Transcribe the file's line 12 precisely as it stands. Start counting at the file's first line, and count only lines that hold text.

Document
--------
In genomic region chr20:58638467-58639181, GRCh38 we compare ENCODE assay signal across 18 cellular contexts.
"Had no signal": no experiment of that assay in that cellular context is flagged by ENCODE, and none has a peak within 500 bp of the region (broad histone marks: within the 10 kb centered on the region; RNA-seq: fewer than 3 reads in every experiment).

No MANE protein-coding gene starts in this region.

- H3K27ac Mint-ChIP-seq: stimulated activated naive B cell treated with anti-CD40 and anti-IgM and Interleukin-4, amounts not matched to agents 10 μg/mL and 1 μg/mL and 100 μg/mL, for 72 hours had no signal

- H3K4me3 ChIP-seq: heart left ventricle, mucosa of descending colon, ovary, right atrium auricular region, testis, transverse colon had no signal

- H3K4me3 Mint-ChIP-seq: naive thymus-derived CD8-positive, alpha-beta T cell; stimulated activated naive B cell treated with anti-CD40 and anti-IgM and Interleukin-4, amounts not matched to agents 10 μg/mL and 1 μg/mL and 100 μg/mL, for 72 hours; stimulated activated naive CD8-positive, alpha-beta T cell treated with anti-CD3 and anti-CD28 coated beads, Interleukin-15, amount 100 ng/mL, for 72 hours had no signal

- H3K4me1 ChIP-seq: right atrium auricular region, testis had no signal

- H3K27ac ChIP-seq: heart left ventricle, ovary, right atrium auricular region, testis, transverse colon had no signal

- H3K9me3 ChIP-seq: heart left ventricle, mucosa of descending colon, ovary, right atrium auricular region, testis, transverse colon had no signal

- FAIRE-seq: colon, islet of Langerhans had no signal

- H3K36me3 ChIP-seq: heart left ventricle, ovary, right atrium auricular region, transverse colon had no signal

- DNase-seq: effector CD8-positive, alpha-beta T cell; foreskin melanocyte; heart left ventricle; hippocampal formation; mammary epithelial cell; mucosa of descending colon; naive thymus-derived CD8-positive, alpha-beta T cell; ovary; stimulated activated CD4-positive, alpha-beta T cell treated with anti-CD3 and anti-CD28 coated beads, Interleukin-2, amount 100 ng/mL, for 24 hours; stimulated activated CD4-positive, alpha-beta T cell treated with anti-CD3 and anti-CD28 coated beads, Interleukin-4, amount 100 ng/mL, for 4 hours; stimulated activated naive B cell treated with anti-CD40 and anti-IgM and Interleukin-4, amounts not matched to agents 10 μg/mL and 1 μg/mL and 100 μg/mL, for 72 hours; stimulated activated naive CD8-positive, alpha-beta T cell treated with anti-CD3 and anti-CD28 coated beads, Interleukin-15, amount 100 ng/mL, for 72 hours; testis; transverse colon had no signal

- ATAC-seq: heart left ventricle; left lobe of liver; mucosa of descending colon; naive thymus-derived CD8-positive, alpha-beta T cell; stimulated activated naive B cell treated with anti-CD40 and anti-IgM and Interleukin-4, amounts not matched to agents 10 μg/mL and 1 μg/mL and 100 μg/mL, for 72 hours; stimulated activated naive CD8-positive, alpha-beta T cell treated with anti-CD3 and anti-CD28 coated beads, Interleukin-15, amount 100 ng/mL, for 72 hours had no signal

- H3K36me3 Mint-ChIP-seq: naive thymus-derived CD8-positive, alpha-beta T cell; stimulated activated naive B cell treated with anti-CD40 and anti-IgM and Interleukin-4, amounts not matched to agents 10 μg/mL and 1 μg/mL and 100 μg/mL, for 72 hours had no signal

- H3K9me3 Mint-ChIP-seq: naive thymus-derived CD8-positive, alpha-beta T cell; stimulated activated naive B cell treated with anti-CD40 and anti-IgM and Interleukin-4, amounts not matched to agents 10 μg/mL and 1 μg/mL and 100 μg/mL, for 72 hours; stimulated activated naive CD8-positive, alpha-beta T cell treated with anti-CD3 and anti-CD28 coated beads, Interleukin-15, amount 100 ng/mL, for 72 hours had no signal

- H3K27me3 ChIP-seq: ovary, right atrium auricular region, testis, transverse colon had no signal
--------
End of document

- DNase-seq: effector CD8-positive, alpha-beta T cell; foreskin melanocyte; heart left ventricle; hippocampal formation; mammary epithelial cell; mucosa of descending colon; naive thymus-derived CD8-positive, alpha-beta T cell; ovary; stimulated activated CD4-positive, alpha-beta T cell treated with anti-CD3 and anti-CD28 coated beads, Interleukin-2, amount 100 ng/mL, for 24 hours; stimulated activated CD4-positive, alpha-beta T cell treated with anti-CD3 and anti-CD28 coated beads, Interleukin-4, amount 100 ng/mL, for 4 hours; stimulated activated naive B cell treated with anti-CD40 and anti-IgM and Interleukin-4, amounts not matched to agents 10 μg/mL and 1 μg/mL and 100 μg/mL, for 72 hours; stimulated activated naive CD8-positive, alpha-beta T cell treated with anti-CD3 and anti-CD28 coated beads, Interleukin-15, amount 100 ng/mL, for 72 hours; testis; transverse colon had no signal